The Lutheran High School in Budapest, 1912 - 1926




Characteristics of Inspiring Pedagogues
    "First, these teachers noticed the student, believed in his or her abilities, and cared. Second, the teacher showed the care by giving the child extra work to do, greater challenges than the rest of the class received. Wigner describes Rátz as a friendly man who loaned his science books to interested students and gave them tutorial and special tests to challenge their superior abilities.
   "The future Nobel Prize physicists at the Lutheran High School of Budapest were excited by the monthly competition that Rátz made up for his students. Every month, a new set of problems was published in the intramural math journal, and the students discussed and debated them at length in their free time. Whoever solved the problems most elegantly by the end of the month won a great deal of recognition from his peers as well as from the teacher."

                --pgs. 174, 176, "Creativity" by Mihaly Csikszenmihalyi

    It would have been no easy matter to publish an intramural math journal in the early 1900's. There were no Xerox machines. It would have to have been done using hectographs, mimeographs, or a print shop.

My Fanciful Reconstruction of Lutheran High School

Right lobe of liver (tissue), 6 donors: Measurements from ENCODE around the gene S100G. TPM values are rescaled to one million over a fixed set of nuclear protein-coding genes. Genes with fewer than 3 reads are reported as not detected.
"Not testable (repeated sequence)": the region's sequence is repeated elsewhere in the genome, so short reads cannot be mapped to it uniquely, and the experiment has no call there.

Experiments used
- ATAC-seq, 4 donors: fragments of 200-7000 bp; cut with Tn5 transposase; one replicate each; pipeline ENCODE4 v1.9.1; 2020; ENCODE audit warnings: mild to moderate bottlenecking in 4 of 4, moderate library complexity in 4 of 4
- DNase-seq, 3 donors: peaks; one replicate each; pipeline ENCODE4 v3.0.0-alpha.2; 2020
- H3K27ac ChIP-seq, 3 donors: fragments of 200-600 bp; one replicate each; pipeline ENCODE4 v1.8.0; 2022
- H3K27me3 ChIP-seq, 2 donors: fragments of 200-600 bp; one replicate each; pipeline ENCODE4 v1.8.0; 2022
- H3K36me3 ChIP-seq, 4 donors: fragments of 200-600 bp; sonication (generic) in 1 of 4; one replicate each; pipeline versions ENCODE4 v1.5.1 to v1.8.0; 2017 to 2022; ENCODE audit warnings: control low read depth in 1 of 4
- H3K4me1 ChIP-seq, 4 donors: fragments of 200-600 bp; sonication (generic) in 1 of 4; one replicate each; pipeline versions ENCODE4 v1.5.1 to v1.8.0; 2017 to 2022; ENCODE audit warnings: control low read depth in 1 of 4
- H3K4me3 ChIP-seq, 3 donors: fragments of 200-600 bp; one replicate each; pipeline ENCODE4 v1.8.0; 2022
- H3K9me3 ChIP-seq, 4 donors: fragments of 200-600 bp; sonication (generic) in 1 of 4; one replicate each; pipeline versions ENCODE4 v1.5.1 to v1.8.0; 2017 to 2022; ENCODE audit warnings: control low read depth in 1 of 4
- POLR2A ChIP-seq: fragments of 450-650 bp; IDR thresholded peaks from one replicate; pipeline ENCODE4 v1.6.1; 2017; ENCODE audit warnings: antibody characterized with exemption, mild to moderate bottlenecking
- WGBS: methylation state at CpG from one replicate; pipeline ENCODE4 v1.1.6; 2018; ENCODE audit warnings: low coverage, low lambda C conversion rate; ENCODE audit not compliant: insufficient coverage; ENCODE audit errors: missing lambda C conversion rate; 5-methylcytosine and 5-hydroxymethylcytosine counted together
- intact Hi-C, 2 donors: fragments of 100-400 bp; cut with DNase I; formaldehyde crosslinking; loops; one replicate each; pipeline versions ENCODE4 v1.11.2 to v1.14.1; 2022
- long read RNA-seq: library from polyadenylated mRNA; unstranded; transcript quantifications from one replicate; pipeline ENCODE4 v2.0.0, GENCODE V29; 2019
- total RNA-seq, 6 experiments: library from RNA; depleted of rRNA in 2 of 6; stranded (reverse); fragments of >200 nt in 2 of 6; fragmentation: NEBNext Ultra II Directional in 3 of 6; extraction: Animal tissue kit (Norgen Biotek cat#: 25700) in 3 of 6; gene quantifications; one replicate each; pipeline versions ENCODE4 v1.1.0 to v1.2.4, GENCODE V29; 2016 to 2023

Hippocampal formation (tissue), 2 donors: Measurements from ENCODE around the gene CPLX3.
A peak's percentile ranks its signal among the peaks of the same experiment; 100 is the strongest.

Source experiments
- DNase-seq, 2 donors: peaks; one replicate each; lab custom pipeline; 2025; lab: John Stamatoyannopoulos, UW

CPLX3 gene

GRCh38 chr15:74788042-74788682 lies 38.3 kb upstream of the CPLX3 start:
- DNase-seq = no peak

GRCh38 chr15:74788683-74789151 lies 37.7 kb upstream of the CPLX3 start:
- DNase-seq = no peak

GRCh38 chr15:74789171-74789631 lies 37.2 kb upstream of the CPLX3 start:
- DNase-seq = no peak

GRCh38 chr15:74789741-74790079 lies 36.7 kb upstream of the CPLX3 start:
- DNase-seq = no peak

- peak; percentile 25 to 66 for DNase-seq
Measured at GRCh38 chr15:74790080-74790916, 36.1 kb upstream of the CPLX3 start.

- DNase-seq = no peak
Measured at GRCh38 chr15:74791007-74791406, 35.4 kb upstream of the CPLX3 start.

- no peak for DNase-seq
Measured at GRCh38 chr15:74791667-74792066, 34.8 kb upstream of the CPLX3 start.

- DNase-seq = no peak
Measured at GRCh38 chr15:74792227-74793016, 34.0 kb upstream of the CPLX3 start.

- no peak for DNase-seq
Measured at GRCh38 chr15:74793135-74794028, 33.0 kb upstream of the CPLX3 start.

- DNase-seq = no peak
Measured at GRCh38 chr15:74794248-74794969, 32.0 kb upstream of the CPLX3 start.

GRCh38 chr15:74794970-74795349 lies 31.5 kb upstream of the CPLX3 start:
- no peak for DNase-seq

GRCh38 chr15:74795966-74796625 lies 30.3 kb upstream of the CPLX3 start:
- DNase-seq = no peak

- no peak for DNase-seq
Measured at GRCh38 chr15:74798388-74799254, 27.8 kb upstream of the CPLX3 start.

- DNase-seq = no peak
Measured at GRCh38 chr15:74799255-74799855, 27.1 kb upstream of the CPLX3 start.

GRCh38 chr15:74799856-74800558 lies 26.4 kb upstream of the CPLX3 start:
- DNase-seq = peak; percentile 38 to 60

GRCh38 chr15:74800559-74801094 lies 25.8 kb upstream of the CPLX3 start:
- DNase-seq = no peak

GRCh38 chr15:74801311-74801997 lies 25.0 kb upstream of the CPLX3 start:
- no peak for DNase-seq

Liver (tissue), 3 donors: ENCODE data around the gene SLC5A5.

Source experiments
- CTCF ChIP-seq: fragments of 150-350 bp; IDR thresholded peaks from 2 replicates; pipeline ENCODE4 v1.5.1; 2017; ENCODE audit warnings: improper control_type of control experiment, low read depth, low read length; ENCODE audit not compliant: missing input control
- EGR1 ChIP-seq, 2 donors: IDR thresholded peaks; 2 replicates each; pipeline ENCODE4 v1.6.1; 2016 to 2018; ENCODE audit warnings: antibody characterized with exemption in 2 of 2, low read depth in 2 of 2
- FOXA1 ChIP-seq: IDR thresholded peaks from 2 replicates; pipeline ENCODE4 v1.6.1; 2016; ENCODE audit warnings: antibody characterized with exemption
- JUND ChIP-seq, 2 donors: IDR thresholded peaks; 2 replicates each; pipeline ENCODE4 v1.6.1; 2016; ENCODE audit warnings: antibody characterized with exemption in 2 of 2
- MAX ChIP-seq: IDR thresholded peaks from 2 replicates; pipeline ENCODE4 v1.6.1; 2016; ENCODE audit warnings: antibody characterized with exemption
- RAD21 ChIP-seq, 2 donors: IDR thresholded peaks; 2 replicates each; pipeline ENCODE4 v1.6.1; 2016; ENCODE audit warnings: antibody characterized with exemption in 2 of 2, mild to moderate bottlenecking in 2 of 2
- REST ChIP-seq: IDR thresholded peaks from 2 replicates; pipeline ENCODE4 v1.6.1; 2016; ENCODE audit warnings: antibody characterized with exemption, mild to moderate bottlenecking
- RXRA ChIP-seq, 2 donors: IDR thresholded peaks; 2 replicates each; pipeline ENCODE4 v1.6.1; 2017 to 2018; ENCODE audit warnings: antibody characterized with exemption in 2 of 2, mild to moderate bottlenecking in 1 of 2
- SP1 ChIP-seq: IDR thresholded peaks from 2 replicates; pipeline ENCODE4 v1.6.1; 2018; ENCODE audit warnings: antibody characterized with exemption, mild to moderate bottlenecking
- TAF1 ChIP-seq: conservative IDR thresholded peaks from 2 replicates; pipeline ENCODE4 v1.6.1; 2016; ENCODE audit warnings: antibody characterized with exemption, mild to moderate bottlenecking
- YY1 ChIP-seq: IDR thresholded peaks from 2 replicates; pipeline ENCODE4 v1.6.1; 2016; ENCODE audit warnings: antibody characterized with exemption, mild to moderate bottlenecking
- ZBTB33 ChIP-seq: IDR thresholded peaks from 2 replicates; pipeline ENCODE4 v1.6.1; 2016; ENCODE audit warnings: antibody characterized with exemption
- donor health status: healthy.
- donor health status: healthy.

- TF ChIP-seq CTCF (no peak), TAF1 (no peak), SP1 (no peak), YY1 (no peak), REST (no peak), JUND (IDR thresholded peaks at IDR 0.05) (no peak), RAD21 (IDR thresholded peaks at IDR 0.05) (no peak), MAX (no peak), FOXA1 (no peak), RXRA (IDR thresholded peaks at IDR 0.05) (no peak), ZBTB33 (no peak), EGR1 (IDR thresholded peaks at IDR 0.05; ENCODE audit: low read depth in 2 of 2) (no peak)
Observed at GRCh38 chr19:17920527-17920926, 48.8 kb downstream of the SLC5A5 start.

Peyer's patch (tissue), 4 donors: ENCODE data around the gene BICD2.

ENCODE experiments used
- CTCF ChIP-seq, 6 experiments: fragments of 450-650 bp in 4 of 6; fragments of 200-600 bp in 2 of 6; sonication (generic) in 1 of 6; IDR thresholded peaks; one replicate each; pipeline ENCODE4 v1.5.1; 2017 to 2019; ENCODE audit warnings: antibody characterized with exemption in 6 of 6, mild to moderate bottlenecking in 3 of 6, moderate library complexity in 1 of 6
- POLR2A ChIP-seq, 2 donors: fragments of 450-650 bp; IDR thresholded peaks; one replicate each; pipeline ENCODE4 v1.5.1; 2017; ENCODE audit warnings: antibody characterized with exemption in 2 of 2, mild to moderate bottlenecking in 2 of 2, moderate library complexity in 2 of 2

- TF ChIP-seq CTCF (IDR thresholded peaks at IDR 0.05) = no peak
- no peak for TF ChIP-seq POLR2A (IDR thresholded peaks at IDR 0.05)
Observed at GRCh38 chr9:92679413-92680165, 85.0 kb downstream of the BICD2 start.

Edward Teller would have graduated from the Lutheran High School three years before I was born, and only 8 years before I started kindergarten in Mrs. Greene's class at the Cuyahoga Falls Community Church. I can picture how the Lutheran High School would probably have looked (since everything I saw had been constructed in the 'teens or the twenties). It might well have been a red-brick building with wooden floors. The stairs might have been made of wood but they might also have been constructed of concrete. Inside the classrooms, there would have been japanned, cast-iron supports for the wooden desk-tops, with ink-wells in the upper right-hand corner. Blackboards, with chalk trays, would have lined the front and the inner wall of the rooms. The teacher's wooden desk would have sat in the front of each room, with a waste basket beside it. There would have been milk-glass light globes hanging on short chains from the ceiling. There might have been a cloak-room in the back of the room. The walls would have been painted beige. There would have been a boys' bathroom, perhaps with water closets, and a girls' bathroom, if girls or women were involved in the educational program. Mr. Rátz would probably have had a chemistry, physics, and biology lab behind his desk, with a door with a glass window leading into the lab. There might have been a mechanical or electric clock on the wall. There would probably have been radiators along the outer wall. The windows might have looked out upon the schoolyard, or perhaps upon the trucks and electric streetcars of Budapest.